An example LFSR
Some time ago, we examined Linear Feedback Shift Registers (LFSR)s and particularly how to create the logic necessary to implement two different forms of an LFSR: a Fibonacci and a Galois form.
Today, let’s go back to the Fibonacci
form of a
and examine one particular set of coefficients, called
TAPS in the
to see what sort of sequence it produces.
In particular, let’s look at a 5-stage
TAPS register given by
00101. You can see a picture of the
logic required to implement this
in Fig 1. In this figure, you can see how the
output, together with the value of the register two stages earlier,
both get added (XOR‘d) together
to produce the new MSB of the
Even better, I picked this particular set of coefficients in order to
guarantee that this shift
register has a
For a register
with five internal bits within it, bits that can never all be equal to zero,
this maximum length
31. Hence, this
has an output sequence of
Finally, before we start working through the numbers, I’d like to note that Fig 1 looks very similar to the figure we presented earlier when we described how to build a generic shift register. That figure is shown below in Fig 2.
The biggest difference you may notice between these two figures is that the multiplies have been removed. Those taps that were multiplied with zero in this example have been removed. Those taps that were multiplied by one have been replaced by a simple wire. That’s how multiplication is defined, and how it actually takes place within GF(2). Even better, all of this multiplication logic takes place as the LFSR logic is being synthesized–so that what is actually implemented ends up being identical to Fig 1 above.
My hope today is that, by specifically stating what the coefficients
of an example LFSR
are, we might be able to examine and understand how an
works. Further, as an aside, I’ve seen a lot of examples of how a 3-stage
in text books (
TAPS=3'b011). I wanted this presentation to be different
enough to generate something barely non-trivial, and so this example produces
a longer sequence. Feel free to let me know if you found this easier to
Working through the states
Let’s assume that our example starts with an
INITIAL_FILL of one–just like
we presented earlier. At each
step, the LFSR
works by shifting every bit to the right by one, and then
calculating the top bit. In our case, that top bit is set by the
sum (XOR) of bits
You can see the set of states that this produces in Fig 3 on the left.
If you follow this formula, you’ll see that the
00001 state is followed by
10000 state: the new top bit is set by the sum
Since there are no ones in bit positions
2 for a couple of clock
periods, the shift
just shifts to the right uneventfully until it gets to
time there’s a bit in position
The state after
10010, since the sum of
1 (position 2) and
(position 0) is one and that goes into the top bit while the other bits
One state later, the register equals
01001 and now there’s a bit in position
0, so the state following has a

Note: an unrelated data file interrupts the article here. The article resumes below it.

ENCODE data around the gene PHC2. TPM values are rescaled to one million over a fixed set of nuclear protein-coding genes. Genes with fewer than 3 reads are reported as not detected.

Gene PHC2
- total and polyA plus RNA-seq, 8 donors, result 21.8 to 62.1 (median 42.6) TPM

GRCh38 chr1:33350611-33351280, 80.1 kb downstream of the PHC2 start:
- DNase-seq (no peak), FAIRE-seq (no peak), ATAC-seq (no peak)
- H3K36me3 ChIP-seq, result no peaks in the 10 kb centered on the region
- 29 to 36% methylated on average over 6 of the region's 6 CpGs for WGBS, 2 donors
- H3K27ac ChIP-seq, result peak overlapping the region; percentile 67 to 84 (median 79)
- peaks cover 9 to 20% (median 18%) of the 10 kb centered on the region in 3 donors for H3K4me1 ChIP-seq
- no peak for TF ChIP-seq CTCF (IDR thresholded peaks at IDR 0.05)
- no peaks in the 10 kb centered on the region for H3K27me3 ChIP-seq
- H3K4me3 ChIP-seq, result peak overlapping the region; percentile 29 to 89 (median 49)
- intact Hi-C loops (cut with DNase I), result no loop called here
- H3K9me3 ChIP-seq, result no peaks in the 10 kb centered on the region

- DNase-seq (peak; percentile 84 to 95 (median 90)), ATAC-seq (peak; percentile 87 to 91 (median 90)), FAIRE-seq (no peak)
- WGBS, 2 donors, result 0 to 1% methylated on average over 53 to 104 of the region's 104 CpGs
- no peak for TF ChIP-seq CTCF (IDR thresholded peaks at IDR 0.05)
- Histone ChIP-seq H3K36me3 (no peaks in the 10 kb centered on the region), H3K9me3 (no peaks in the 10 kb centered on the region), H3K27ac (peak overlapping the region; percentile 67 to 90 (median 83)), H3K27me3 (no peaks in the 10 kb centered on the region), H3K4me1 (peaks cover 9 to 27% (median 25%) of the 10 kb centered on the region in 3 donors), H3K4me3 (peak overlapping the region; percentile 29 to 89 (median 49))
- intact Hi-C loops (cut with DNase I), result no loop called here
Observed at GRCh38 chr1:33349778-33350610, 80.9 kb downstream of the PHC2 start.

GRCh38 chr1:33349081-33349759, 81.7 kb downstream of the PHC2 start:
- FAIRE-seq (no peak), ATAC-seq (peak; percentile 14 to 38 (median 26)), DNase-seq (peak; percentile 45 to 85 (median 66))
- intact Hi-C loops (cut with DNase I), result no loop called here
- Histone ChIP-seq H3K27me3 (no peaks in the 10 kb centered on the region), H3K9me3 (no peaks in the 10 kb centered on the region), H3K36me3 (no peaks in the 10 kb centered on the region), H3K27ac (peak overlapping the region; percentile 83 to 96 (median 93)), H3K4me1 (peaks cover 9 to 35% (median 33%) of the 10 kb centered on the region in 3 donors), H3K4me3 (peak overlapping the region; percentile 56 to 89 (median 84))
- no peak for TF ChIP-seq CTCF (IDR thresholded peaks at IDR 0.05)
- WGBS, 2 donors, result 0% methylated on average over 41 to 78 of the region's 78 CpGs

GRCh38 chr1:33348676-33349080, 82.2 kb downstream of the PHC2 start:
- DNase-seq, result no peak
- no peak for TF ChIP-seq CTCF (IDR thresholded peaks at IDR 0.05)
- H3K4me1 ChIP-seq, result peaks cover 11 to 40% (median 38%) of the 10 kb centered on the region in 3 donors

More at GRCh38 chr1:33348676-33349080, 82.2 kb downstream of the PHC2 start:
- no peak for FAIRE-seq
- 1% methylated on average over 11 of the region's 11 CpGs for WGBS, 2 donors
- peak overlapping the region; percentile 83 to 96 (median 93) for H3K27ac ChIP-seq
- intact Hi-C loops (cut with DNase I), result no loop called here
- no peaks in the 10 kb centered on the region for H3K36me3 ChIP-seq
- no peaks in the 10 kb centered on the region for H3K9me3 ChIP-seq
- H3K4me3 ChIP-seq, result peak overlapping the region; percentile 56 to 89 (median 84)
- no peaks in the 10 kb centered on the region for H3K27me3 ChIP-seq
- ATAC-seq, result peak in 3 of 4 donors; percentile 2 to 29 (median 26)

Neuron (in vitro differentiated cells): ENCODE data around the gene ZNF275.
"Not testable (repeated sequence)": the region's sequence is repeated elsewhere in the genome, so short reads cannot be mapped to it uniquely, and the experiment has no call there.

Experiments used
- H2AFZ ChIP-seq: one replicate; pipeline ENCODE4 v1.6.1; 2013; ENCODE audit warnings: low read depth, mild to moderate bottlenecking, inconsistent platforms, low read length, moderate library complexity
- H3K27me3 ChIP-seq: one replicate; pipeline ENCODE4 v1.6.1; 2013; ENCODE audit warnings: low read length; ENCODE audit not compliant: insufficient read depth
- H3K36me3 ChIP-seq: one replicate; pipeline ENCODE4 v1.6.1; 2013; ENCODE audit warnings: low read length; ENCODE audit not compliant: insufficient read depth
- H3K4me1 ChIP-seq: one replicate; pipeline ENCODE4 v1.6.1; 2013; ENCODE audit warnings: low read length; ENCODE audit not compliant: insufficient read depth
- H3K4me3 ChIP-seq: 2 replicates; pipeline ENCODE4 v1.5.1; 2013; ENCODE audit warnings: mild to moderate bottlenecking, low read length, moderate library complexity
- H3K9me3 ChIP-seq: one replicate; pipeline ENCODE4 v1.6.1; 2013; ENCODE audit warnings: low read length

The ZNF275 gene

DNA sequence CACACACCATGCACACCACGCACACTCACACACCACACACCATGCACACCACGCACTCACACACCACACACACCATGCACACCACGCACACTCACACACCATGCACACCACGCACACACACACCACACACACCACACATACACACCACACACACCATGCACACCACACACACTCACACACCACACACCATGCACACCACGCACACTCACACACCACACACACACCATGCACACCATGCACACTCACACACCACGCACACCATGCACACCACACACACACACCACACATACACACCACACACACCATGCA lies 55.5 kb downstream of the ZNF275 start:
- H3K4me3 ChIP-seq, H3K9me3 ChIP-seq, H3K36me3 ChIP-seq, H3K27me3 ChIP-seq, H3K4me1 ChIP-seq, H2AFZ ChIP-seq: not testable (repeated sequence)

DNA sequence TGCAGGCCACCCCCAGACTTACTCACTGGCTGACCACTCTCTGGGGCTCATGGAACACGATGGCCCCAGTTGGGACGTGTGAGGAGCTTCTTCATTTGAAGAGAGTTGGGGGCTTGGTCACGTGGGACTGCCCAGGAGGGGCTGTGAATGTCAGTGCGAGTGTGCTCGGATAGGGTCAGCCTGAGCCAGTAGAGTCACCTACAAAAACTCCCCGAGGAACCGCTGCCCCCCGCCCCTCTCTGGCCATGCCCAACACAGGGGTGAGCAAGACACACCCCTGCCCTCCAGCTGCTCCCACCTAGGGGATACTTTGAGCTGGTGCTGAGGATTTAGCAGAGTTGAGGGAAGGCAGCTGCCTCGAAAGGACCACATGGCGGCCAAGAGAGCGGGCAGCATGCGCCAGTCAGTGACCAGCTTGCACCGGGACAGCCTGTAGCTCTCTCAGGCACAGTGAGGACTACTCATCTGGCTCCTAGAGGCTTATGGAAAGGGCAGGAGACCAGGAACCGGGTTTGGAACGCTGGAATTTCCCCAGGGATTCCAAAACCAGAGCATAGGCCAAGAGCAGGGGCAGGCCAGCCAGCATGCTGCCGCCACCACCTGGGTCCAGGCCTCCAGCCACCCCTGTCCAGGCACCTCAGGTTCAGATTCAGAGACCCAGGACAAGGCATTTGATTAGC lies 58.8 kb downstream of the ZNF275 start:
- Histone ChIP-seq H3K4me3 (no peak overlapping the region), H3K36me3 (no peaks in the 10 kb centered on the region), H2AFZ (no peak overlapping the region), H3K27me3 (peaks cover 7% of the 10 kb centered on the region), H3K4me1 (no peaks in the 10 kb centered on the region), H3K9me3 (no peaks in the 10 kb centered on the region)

1 in the MSB.
We can follow this logic down to
01101. At this state, instead of adding
1+0 and getting a one as the result, we now have
1+1. As you
recall, this addition is done
over GF(2). It is equivalent
to an exclusive or, and so the
new MSB is now
By this point in time, you should just about have the hang of it. If not,
feel free to work through the states shown on the left and see if you can
generate each of them. You may also notice that, after 31 states, the state
returns to our initial state–hence our sequence is
31 bits long.
As you transition through all of these states, remember that the
LSB is the
output of this pseudorandom
number generator. Hence, you should be able to
read down the column on the far right of Fig 3 on our left and read out
numbers that are being produced.
Even better, should you wish to adjust where in this sequence you wish to start,
all you need to do is change the
INITIAL_FILL. For that matter, if you
INITIAL_FILL values, you’ll find that every value but zero gets
used–so the register state just determines where you are within the sequence.
Now let’s turn our attention to look at some randomness properties of
this output sequence.
First, let’s count how many
1’s this sequence produced:
16. That means
that the sequence has (almost) a probability of
1/2 for producing a one.
How about runs? How many runs of
00 does this sequence produce?
7 respectively. This is close to the probability of
you’d want. What about runs of three? How many times do you find three
1’s in a row, or three
0’s in a row?
3 times respectively.
This follows the pattern, and nearly matches the probability of
that we would expect.
Judging from these observations, the sequence certainly looks random. Indeed, it is random enough for most signal processing purposes. It’s just not random enough for cryptography–but I’m really not enough of a cryptographic expert to comment further on what it takes to create true cryptographically random numbers.
Hopefully running through this example has helped to demystify LFSRs for you. Because they are so easy to implement, their logic maps so nicely to just a couple of transistors, and because their results look random, they have a very important part to play in Digital Signal Processing (DSP).
My intent, however, is to create a module that can output these pseudorandom values at 950Mbps–or whatever I can get from my FPGA to handle at its fastest speed. To get there, I’m still going to need to create a LFSR implementation that can produce multiple output bits per clock. We’ll have to come back to this topic again, therefore, in order to examine and explain how to do this.
Even as Sodom and Gomorrha, and the cities about them in like manner, giving themselves over to fornication, and going after strange flesh, are set forth for an example, suffering the vengeance of eternal fire. (Jude 1:7)